Crazy California an outlier? No, we are the canary in the coal mine

If Republicans elsewhere think California’s dismal electoral results cannot occur in their states, they’re wrong. The demographic changes that swept our state are coming their way sooner than they think.

The 2018 midterm elections were not kind to us. Of the 40 GOP-held congressional seats that flipped, seven were in California, as were eight of the 380 state legislative seats Republicans lost nationally. While all these California districts were carried by Hillary ClintonHillary Diane Rodham ClintonWarren policy ideas show signs of paying off Biden at campaign kickoff event: I don't have to be 'angry' to win Top Dem: Trump helps GOP erase enthusiasm gap; Ohio a big problem MORE in her White House bid two years ago, most had been trending Democratic for years as a result of rapidly growing Hispanic and Asian populations.

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Even before the ballots were all counted, some individuals were offering their own drive-by political analyses; nearly all overlooked these demographic changes.

One theory is we lost because of President TrumpDonald John TrumpTrump calls for Republicans to be 'united' on abortion Tlaib calls on Amash to join impeachment resolution Facebook temporarily suspended conservative commentator Candace Owens MORE. If that were the case, how does one explain that we went from 25 GOP-held congressional seats to 14 before Donald Trump even declared he was running for president? We also went from 17 GOP state senators to 12, and 41 state assembly members to 25 in the same time period. That said, a president with an approval rating in the low 30s in your state cannot be very helpful.

Another theory is we had bad candidates. Anyone who has ever met former state legislator Young Kim or U.S. Reps. Jeff Denham and Mimi Walters, just to name just a few, knows this is not true.

Some say we cannot win being outspent three to one. It’s certainly challenging, but we have been outspent before and won.

Others argue Democratic-led changes to state law are to blame. They have not helped, but this excuse still misses the mark.

Some blame the state GOP. We’re certainly not above criticism and there always are ways to improve, but unlike the people making this claim, I actually know what we did. I know our volunteers made more than 6 million voter contacts and I know our county volunteers added millions more. I know we raised nearly $34 million at the state party alone, spending an unbelievable 70 percent on campaign support.

All of these reasons can help explain why the losses were particularly pronounced this cycle. But none addresses the root cause of our decades of decline: demographic changes.

In 1996, the white, non-Hispanic population in California was approximately 51 percent, and GOP registration statewide was 37 percent. Today, the white, non-Hispanic population is under 37 percent and GOP registration has dropped to 25 percent. And given our party’s inability to generate significant voter registration in the rapidly-growing Hispanic and Asian voting groups, this decline in voter registration is actually accelerating.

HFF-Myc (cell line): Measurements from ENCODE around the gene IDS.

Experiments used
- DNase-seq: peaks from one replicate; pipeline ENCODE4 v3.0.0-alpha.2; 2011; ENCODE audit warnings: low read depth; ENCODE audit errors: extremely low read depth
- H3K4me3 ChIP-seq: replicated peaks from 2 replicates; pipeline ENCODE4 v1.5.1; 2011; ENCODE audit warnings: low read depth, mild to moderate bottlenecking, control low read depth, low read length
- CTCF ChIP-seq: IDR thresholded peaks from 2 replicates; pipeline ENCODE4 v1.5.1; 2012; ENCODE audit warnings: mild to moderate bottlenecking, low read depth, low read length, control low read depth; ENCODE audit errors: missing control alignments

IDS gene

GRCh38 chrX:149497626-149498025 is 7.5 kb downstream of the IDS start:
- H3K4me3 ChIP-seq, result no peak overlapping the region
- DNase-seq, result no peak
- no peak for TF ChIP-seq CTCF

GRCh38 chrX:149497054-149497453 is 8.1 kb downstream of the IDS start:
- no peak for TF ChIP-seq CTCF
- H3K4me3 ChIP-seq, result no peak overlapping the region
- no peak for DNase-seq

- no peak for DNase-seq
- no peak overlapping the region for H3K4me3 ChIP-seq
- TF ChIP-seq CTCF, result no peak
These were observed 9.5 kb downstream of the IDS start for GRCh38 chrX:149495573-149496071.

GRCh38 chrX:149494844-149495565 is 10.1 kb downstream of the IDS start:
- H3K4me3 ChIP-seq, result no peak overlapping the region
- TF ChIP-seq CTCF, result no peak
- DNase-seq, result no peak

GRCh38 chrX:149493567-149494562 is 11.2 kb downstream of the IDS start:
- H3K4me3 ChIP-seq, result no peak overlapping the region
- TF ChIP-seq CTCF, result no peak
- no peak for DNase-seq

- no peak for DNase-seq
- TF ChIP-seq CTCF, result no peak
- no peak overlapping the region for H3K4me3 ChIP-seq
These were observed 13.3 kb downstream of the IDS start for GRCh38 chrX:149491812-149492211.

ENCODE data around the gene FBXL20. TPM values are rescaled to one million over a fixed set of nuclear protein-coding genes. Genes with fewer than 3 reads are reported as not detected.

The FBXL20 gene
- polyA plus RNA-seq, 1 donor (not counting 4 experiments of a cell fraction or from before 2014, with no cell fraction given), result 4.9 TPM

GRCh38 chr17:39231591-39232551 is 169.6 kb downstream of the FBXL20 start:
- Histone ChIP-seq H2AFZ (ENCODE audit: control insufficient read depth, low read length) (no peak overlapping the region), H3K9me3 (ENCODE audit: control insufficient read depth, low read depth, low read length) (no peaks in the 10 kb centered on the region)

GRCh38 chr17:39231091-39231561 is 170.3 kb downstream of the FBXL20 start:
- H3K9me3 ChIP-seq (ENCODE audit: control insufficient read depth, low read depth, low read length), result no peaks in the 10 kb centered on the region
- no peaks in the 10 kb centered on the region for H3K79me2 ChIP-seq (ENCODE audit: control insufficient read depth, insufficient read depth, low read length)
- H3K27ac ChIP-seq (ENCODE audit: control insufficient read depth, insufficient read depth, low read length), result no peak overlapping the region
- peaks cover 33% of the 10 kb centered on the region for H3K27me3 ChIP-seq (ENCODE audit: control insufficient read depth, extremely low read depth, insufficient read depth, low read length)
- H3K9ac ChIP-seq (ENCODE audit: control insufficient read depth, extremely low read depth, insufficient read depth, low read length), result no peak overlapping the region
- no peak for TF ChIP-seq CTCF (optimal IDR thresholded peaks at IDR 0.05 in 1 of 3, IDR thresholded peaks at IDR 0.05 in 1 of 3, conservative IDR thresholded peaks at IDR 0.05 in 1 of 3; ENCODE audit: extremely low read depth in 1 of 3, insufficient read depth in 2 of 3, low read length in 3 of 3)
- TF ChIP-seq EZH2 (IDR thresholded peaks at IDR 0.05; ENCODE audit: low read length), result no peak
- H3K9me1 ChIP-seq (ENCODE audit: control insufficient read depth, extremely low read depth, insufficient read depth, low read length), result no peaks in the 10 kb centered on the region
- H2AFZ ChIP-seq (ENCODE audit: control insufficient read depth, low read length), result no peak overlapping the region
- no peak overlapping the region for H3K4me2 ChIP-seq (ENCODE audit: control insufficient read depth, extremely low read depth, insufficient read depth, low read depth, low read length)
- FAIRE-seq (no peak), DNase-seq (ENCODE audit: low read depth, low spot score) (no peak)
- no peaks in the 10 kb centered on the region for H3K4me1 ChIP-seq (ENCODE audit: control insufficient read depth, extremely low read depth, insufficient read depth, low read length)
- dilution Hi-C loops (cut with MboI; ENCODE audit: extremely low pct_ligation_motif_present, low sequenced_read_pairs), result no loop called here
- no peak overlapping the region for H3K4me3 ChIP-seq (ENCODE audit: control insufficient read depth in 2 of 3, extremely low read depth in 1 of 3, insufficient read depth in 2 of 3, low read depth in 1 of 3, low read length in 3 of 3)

It is easy to forget it was not always like this. California has a long and rich history of thriving under Republican stewardship. We are the party of Earl Warren and Ronald Reagan. Since 1862, California has elected successive Democrats to be governor just twice — once was in 1886 and the other was last month when Gavin Newsom was elected to succeed Jerry Brown.  

What changed? The quick answer is the voting population: Our party and our candidates have yet to figure out how to consistently attract support from Hispanics and Asians.

California is one of five majority-minority states. Another of those five states, Hawaii, is solidly Democratic. New Mexico just elected a Democratic governor and added to its legislative majorities that include a two-thirds majority in the lower House. Nevada elected a Democratic governor, flipped a Republican-held U.S. Senate seat and increased Democrats’ numbers in the state legislature, which brought about a two-thirds majority in the lower house. And in Texas, long held as an example of Republican excellence, Republicans managed to win all statewide races, but lost two congressional seats, two state Senate seats and 12 lower House seats.

By the end of next year, a majority of children in this country under age 18 will be non-white. And by 2044, a majority of the population of our country will made up of individuals from current minority groups.

All around us are signs we Republicans need to grow our party and appeal to more voters, but we have not yet found success. For all of our hard work, we have been unable to attract enough support from non-white voters to win in California.

But Republicans beware: The demographic changes that have turned our state blue are coming to other states’ communities too.

California is not an outlier — we are the future, for better or for worse.

Jim Brulte is chairman of the California Republican Party and a retired state senator serving California’s 31st District from 1996 to 2004. From 1992 to 1996, he was the Republican leader of the California State Assembly.